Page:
Monday with Mueller: Five observations

Robert Morris fell to Oakland 92-74 Friday night. Staff writer Chris Mueller had five observations from that game! Pretty cool, right? Here’s what he saw, with quotes.
WHEN THINGS WENT SOUTH
Robert Morris played some of its best basketball of the season until there were about four minutes left in the first half.
The Colonials were balling. Matty McConnell connected on two of his first three shots. Rodney Pryor was commanding the offense effectively. Billy Giles broke out of the gate with some monster offensive possessions early. Forced turnovers were resulting to buckets in transition……. AND THEY EVEN SAW SOME FREE THROW ATTEMPTS!
But then, for some reason, it all came to a screeching halt. Oakland erased a nine-point deficit with four minutes left in the first half to take a 40-39 lead into intermission. It carried over to the second half, the Colonials couldn’t recover. 

“I think we got a little bit ahead of ourselves offensively. We took a couple quick shots. Some out of character shots. Some turnovers in that stretch. That translated to the defensive side,” head coach Andy Toole said. “A couple of them were blowing down the floor and hanging their heads about what just happened on offense.”

He also took blame for Oakland’s late first-half run. The Robert Morris tempo may have been too fast. He also may not have had the best situational lineup on the floor. 
“I think I’ve got to manage those four minutes a little bit better,” he said. “Maybe I should’ve said, ‘We’ve done well and making some shots and getting some early offense, but maybe we want to manage this so we can go into the half with a five or six point lead.’”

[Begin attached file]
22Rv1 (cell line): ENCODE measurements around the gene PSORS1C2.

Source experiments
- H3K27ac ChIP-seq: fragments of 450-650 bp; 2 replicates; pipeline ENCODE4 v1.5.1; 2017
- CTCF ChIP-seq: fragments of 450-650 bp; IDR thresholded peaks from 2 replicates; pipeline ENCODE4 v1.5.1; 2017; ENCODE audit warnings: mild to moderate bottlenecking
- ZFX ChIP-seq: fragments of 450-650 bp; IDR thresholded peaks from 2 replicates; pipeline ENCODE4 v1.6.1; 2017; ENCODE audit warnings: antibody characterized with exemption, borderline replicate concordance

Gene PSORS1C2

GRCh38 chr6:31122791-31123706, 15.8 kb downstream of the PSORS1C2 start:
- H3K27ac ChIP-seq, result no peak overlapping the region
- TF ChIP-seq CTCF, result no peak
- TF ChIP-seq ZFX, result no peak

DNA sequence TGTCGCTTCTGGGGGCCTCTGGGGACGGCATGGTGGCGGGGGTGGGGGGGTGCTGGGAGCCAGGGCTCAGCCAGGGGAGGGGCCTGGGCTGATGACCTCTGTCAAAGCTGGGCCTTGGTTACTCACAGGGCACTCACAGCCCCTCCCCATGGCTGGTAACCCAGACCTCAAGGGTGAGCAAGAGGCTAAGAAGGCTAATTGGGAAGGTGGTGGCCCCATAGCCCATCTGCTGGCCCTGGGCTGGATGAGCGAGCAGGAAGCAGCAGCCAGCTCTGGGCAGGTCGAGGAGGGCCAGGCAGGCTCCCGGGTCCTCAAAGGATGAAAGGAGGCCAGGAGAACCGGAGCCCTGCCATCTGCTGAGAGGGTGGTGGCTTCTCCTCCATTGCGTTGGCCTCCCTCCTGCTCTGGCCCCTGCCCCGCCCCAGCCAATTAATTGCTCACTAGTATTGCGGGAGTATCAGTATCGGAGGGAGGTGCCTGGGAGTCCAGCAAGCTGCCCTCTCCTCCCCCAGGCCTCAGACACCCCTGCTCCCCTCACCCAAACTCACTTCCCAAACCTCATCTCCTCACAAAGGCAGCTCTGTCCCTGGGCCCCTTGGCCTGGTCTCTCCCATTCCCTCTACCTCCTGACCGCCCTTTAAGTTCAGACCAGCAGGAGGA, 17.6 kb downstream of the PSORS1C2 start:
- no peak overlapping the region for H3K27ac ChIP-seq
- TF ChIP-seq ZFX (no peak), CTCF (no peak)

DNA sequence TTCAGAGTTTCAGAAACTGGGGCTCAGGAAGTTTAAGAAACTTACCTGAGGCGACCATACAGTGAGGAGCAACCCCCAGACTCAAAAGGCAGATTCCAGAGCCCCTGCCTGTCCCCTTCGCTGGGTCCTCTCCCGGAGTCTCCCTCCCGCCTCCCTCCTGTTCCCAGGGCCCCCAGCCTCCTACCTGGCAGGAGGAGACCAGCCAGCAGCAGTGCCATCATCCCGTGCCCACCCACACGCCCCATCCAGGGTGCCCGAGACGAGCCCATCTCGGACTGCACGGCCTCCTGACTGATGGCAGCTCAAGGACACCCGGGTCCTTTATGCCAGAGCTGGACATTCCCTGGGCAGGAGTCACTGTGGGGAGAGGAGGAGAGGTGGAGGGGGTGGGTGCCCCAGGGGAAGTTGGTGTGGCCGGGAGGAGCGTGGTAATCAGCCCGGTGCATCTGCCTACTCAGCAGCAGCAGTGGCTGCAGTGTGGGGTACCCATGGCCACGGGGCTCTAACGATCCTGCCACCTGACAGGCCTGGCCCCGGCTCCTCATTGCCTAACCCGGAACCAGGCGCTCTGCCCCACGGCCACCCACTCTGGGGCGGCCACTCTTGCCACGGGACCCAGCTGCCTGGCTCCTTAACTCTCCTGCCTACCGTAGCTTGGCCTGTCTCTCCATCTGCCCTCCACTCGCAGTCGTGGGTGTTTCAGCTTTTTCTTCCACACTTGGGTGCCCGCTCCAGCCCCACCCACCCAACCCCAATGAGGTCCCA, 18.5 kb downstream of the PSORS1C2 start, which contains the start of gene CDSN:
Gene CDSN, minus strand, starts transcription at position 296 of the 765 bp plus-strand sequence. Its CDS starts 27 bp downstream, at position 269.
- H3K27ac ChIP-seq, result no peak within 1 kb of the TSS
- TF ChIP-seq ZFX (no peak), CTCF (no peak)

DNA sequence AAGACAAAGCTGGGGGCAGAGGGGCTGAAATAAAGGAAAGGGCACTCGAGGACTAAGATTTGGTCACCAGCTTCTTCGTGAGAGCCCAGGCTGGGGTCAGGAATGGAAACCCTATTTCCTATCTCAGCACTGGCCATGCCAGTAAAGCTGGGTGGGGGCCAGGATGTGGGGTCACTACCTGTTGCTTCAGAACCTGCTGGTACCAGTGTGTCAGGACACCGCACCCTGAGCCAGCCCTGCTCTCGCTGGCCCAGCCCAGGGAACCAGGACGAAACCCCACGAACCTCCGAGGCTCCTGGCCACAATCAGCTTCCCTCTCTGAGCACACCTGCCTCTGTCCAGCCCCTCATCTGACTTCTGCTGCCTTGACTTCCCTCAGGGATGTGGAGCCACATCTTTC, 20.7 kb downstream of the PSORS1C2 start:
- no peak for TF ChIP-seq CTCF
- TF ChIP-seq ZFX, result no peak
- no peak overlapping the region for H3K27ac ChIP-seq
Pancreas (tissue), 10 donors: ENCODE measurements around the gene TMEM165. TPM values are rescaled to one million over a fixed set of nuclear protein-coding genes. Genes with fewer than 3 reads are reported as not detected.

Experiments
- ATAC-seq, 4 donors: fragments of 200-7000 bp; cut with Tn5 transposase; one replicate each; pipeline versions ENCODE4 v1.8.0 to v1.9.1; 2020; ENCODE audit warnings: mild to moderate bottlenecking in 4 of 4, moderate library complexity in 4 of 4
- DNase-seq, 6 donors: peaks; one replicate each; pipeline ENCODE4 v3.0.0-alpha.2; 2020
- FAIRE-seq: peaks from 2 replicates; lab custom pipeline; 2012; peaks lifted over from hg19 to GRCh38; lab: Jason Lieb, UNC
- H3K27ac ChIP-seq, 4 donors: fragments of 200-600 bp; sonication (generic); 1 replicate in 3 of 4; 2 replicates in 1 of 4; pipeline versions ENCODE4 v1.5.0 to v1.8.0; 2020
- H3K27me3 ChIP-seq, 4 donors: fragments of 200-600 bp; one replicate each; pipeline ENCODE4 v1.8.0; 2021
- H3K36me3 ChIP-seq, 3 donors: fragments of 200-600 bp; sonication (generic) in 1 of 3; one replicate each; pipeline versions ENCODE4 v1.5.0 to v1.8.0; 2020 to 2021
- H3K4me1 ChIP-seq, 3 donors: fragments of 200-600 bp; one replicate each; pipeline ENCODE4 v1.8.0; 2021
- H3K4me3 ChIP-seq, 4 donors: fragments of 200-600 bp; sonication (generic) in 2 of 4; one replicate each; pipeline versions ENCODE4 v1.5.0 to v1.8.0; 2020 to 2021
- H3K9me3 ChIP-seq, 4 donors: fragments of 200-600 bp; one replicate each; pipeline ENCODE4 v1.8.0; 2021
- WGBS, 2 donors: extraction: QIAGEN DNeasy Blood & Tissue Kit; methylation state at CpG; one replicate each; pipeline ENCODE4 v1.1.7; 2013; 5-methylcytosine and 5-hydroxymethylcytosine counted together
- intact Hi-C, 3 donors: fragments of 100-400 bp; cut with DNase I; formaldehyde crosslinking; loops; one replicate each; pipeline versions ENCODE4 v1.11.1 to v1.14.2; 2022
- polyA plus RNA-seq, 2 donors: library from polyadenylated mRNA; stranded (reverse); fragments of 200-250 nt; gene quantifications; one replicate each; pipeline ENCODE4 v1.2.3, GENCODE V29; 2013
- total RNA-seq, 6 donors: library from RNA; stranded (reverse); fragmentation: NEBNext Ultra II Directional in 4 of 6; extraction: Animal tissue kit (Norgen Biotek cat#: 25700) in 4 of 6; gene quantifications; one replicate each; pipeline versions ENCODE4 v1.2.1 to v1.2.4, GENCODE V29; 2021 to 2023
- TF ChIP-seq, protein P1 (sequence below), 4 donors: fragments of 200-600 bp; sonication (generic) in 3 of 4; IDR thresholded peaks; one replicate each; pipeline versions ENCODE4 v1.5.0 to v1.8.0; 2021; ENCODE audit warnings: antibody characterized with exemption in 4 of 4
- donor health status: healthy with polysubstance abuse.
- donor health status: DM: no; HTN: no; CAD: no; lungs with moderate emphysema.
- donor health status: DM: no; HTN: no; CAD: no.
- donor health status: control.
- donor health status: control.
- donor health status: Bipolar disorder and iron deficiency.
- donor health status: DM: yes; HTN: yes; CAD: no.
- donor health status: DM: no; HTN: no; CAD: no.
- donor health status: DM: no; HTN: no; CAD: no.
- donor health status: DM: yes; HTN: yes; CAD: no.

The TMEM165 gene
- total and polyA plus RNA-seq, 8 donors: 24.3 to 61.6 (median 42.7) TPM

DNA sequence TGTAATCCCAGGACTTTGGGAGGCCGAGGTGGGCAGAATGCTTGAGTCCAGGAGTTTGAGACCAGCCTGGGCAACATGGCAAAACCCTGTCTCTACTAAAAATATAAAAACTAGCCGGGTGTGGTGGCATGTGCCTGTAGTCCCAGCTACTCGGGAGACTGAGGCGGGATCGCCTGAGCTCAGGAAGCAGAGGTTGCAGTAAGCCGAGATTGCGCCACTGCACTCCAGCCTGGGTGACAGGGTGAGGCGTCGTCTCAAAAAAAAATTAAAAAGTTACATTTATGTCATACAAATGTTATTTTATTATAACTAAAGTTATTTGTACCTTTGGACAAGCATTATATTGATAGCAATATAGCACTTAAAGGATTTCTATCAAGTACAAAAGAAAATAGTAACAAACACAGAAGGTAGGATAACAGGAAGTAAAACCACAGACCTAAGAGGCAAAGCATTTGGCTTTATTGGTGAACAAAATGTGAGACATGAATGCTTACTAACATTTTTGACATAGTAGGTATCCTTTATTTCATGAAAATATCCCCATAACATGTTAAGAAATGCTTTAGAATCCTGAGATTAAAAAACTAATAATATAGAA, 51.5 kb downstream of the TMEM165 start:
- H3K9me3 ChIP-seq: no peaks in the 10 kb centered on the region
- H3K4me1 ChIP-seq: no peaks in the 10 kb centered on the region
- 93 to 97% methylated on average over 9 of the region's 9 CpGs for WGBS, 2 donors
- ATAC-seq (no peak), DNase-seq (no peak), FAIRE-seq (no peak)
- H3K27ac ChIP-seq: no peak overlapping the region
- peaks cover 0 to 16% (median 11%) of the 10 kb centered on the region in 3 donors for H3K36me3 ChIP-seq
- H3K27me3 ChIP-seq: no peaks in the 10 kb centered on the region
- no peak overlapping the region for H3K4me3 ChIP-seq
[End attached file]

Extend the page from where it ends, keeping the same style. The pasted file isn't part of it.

Regardless, there’s still a sense of accountability the players need to take when shit hits the fan. The coaches can put them in positions to succeed. But it ultimately falls on them to step up and do it. 
IT’S A MINDSET
Robert Morris is a 1-8 team playing primarily underclassmen. The losing has to be getting to these guys. You could tell by the looks on their faces as soon as the problems started amounting. 
The energy stopped. They went from a team playing with passion and excitement to a team looking toward the next guy to step up. Rodney Pryor couldn’t do it all himself. He finished with 35 points on 12 of 23 shooting with Oaklandcompletely keying on him. 
“[Kay] Felter went on a 9-0 run by himself. A couple of them were blowing down the floor and hanging their heads about what just happened on offense,” Toole said. “Now, he’s running down your back and getting into the lane and creating stuff. That’s a mental toughness thing I think we’ve got to get better at.”
HOOPER CAN HOOP
Oakland‘s Max Hooper finished with 24 points off the bench on 8 of 17 shooting. This is the same guy that shot 6 of 12 against Robert Morris in the NIT with St. Johns two years back.
Robert Morris had to have keyed him in the defensive game plan. Yet, a majority of his shot attempts came on open looks when players failed to rotate over.